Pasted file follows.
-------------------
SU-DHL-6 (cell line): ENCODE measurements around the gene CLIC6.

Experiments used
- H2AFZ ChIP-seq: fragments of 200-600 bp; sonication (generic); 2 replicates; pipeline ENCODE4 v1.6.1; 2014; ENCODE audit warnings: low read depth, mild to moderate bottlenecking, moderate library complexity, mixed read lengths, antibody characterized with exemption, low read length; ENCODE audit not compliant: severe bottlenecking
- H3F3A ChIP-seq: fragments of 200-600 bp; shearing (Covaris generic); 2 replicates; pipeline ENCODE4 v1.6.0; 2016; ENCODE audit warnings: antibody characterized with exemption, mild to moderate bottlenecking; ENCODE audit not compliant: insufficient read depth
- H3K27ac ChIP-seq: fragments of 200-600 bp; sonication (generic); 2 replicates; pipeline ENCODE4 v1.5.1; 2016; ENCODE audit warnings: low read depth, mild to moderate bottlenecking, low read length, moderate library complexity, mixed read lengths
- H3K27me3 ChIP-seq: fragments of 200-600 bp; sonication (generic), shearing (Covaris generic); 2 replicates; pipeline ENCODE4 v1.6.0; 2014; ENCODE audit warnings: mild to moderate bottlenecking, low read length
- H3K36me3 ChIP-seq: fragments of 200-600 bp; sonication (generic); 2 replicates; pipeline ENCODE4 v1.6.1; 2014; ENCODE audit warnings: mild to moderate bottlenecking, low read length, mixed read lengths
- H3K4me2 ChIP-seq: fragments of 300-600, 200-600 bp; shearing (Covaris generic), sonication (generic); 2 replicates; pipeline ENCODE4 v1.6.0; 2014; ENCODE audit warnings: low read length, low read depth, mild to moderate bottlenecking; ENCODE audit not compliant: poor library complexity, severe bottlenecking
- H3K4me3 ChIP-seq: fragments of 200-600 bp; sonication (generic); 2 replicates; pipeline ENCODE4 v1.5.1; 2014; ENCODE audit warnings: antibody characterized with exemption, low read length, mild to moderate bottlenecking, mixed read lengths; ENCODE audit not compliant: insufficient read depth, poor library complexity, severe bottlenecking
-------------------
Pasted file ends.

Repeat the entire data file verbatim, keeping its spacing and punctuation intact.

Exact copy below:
SU-DHL-6 (cell line): ENCODE measurements around the gene CLIC6.

Experiments used
- H2AFZ ChIP-seq: fragments of 200-600 bp; sonication (generic); 2 replicates; pipeline ENCODE4 v1.6.1; 2014; ENCODE audit warnings: low read depth, mild to moderate bottlenecking, moderate library complexity, mixed read lengths, antibody characterized with exemption, low read length; ENCODE audit not compliant: severe bottlenecking
- H3F3A ChIP-seq: fragments of 200-600 bp; shearing (Covaris generic); 2 replicates; pipeline ENCODE4 v1.6.0; 2016; ENCODE audit warnings: antibody characterized with exemption, mild to moderate bottlenecking; ENCODE audit not compliant: insufficient read depth
- H3K27ac ChIP-seq: fragments of 200-600 bp; sonication (generic); 2 replicates; pipeline ENCODE4 v1.5.1; 2016; ENCODE audit warnings: low read depth, mild to moderate bottlenecking, low read length, moderate library complexity, mixed read lengths
- H3K27me3 ChIP-seq: fragments of 200-600 bp; sonication (generic), shearing (Covaris generic); 2 replicates; pipeline ENCODE4 v1.6.0; 2014; ENCODE audit warnings: mild to moderate bottlenecking, low read length
- H3K36me3 ChIP-seq: fragments of 200-600 bp; sonication (generic); 2 replicates; pipeline ENCODE4 v1.6.1; 2014; ENCODE audit warnings: mild to moderate bottlenecking, low read length, mixed read lengths
- H3K4me2 ChIP-seq: fragments of 300-600, 200-600 bp; shearing (Covaris generic), sonication (generic); 2 replicates; pipeline ENCODE4 v1.6.0; 2014; ENCODE audit warnings: low read length, low read depth, mild to moderate bottlenecking; ENCODE audit not compliant: poor library complexity, severe bottlenecking
- H3K4me3 ChIP-seq: fragments of 200-600 bp; sonication (generic); 2 replicates; pipeline ENCODE4 v1.5.1; 2014; ENCODE audit warnings: antibody characterized with exemption, low read length, mild to moderate bottlenecking, mixed read lengths; ENCODE audit not compliant: insufficient read depth, poor library complexity, severe bottlenecking